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If you’re a gardener, they don’t. For us, black gold can only mean one thing: compost. A good compost pile is your soil’s dearest friend.
You may think compost building is complicated, but it doesn’t need to be. Mother Nature composts all the time. Skeptical? Next time you walk in the woods, take a gander at the forest floor. That spongy texture you’re walking upon is pure compost in its natural element. Organic matter like leaves, twigs and dying foliage are left to the elements to decompose creating new energy for plants.
Although bagged compost is sold at most garden centers, it’s easy and almost free to make your own. Let’s get started with some simple, compost tips:
In a new pile, layer brown matter: shredded fallen leaves, old foliage without disease, and brown grasses (if they haven’t been sprayed with chemicals like herbicides or pesticides). The emphasis is on dead and brown. Then, add green matter: veggy food scraps, weeds without the seed heads if possible, and garden clippings without disease or chemical residue. Don’t place rose leaves with blackspot, or diseased tomato leaves in your pile. Layer brown, green, brown, green and end with brown. The smaller the items in the pile, the faster they will decompose so chop up any twigs or matter. Water the resulting pile and cover it.
Garden bins make keeping the pile in one place easy. I like this new, seventy-five gallon capacity, Eco Bin™ Composter because it is collapsible, lightweight and crafted from mesh for good air circulation. It also has an open bottom so worms can crawl up from the soil and into the pile.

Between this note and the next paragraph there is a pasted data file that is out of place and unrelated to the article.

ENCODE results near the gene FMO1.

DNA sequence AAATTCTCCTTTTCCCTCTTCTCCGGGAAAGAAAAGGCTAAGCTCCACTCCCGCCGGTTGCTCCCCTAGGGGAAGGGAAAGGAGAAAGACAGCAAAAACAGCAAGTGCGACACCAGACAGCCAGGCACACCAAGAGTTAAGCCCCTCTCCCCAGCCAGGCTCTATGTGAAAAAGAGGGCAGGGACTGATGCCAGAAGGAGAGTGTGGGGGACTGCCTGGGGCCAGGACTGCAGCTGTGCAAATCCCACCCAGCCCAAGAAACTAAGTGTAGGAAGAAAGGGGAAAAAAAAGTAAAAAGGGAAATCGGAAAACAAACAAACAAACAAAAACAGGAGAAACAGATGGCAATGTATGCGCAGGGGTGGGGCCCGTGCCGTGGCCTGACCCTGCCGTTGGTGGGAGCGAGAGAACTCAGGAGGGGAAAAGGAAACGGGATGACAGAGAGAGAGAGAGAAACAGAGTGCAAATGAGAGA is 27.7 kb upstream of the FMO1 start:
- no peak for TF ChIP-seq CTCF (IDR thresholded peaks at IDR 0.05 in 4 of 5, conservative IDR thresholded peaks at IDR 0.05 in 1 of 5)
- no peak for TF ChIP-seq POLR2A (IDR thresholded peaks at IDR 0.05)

I think a three-bin system works best. That way, one can be percolating while another is finished and ready-to-use, and the last one can be the one in which you continue to add veggie scraps. You simply rotate the process. Pick one pile and keep adding matter.
If you live in a very dry climate like mine normally is, water the pile every week in the summer to keep it moist. Good micro-organisms need oxygen to replicate, so don’t make the pile too wet.
When you add green matter, top it with a layer of shredded leaves or dirt. It keeps the pile from becoming mal-odorous.
Don’t add dairy or meat products. This is a hard and fast rule. Otherwise, animals are attracted to your pile. Plus, they smell bad.
If you want to speed up the process by turning your pile, use a good garden fork to shift the contents, but be careful not to damage your bin or other container. You can also leave the pile as is, and it will eventually decompose by itself.
Creating your own compost is another way you can recycle and keep organic matter out of landfills. Shredded leaves, untreated grass clippings and kitchen waste all break down into humus with a lovely earthy smell reminiscent of the forest. Put compost in your garden, and you’ll be rewarded with stronger, healthier plants with improved disease resistance. It will make clay soil more friable and sandy soils hold together better. That’s why gardeners call it black gold.